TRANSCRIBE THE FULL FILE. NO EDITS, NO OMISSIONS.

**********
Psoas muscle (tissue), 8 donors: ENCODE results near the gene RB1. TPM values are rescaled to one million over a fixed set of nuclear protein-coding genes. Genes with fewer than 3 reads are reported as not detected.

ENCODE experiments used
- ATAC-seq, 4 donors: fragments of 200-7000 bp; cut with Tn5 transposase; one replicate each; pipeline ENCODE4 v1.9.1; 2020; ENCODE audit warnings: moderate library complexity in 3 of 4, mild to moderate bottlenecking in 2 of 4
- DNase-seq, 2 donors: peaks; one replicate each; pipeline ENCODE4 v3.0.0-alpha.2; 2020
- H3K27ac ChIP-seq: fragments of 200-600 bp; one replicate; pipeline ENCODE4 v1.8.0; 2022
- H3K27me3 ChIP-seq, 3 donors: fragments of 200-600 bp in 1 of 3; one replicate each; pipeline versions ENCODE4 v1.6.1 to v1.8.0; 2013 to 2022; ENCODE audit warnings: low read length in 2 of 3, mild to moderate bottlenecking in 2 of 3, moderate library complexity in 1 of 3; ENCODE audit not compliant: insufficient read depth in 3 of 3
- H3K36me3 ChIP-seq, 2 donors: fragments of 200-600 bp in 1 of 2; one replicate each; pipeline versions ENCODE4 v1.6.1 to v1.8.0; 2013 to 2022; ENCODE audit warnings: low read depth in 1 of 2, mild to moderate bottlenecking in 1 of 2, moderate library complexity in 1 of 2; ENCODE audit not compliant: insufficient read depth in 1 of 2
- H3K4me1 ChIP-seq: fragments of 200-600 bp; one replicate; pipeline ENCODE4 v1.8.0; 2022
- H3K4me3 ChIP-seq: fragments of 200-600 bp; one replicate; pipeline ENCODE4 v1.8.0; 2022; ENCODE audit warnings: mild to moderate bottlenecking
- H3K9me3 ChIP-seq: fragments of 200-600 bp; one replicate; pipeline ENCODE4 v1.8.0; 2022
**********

Psoas muscle (tissue), 8 donors: ENCODE results near the gene RB1. TPM values are rescaled to one million over a fixed set of nuclear protein-coding genes. Genes with fewer than 3 reads are reported as not detected.

ENCODE experiments used
- ATAC-seq, 4 donors: fragments of 200-7000 bp; cut with Tn5 transposase; one replicate each; pipeline ENCODE4 v1.9.1; 2020; ENCODE audit warnings: moderate library complexity in 3 of 4, mild to moderate bottlenecking in 2 of 4
- DNase-seq, 2 donors: peaks; one replicate each; pipeline ENCODE4 v3.0.0-alpha.2; 2020
- H3K27ac ChIP-seq: fragments of 200-600 bp; one replicate; pipeline ENCODE4 v1.8.0; 2022
- H3K27me3 ChIP-seq, 3 donors: fragments of 200-600 bp in 1 of 3; one replicate each; pipeline versions ENCODE4 v1.6.1 to v1.8.0; 2013 to 2022; ENCODE audit warnings: low read length in 2 of 3, mild to moderate bottlenecking in 2 of 3, moderate library complexity in 1 of 3; ENCODE audit not compliant: insufficient read depth in 3 of 3
- H3K36me3 ChIP-seq, 2 donors: fragments of 200-600 bp in 1 of 2; one replicate each; pipeline versions ENCODE4 v1.6.1 to v1.8.0; 2013 to 2022; ENCODE audit warnings: low read depth in 1 of 2, mild to moderate bottlenecking in 1 of 2, moderate library complexity in 1 of 2; ENCODE audit not compliant: insufficient read depth in 1 of 2
- H3K4me1 ChIP-seq: fragments of 200-600 bp; one replicate; pipeline ENCODE4 v1.8.0; 2022
- H3K4me3 ChIP-seq: fragments of 200-600 bp; one replicate; pipeline ENCODE4 v1.8.0; 2022; ENCODE audit warnings: mild to moderate bottlenecking
- H3K9me3 ChIP-seq: fragments of 200-600 bp; one replicate; pipeline ENCODE4 v1.8.0; 2022